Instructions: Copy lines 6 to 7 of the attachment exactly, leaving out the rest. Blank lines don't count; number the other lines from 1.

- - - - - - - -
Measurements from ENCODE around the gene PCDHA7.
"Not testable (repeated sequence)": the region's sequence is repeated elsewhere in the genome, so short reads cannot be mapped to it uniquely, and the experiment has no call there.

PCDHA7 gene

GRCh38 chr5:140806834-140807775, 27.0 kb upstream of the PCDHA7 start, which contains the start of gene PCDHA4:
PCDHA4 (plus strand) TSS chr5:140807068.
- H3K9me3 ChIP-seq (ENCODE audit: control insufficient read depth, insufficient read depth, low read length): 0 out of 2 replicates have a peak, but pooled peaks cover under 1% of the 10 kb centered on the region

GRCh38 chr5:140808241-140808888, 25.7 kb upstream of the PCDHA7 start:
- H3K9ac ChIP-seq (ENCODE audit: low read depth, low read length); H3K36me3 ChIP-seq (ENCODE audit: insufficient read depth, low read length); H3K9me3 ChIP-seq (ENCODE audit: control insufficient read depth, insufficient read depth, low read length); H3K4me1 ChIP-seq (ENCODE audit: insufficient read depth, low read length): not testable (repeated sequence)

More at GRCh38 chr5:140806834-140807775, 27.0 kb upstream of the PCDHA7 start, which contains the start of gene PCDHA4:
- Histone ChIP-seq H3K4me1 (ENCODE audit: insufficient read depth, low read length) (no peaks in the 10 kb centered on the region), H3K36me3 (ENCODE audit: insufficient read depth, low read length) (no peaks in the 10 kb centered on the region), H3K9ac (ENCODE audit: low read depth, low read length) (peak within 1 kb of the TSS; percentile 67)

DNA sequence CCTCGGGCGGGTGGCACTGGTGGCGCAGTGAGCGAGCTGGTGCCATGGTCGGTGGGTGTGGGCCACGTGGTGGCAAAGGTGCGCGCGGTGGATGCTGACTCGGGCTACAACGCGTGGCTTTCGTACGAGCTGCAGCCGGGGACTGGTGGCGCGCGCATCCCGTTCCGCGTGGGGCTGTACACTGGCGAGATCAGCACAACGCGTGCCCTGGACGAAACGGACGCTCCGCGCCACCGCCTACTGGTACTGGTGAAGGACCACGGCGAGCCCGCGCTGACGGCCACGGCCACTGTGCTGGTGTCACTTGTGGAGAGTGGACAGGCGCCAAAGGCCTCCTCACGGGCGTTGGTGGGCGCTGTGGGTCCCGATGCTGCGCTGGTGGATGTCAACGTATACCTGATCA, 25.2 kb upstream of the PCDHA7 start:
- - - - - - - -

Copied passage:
- H3K9me3 ChIP-seq (ENCODE audit: control insufficient read depth, insufficient read depth, low read length): 0 out of 2 replicates have a peak, but pooled peaks cover under 1% of the 10 kb centered on the region

GRCh38 chr5:140808241-140808888, 25.7 kb upstream of the PCDHA7 start: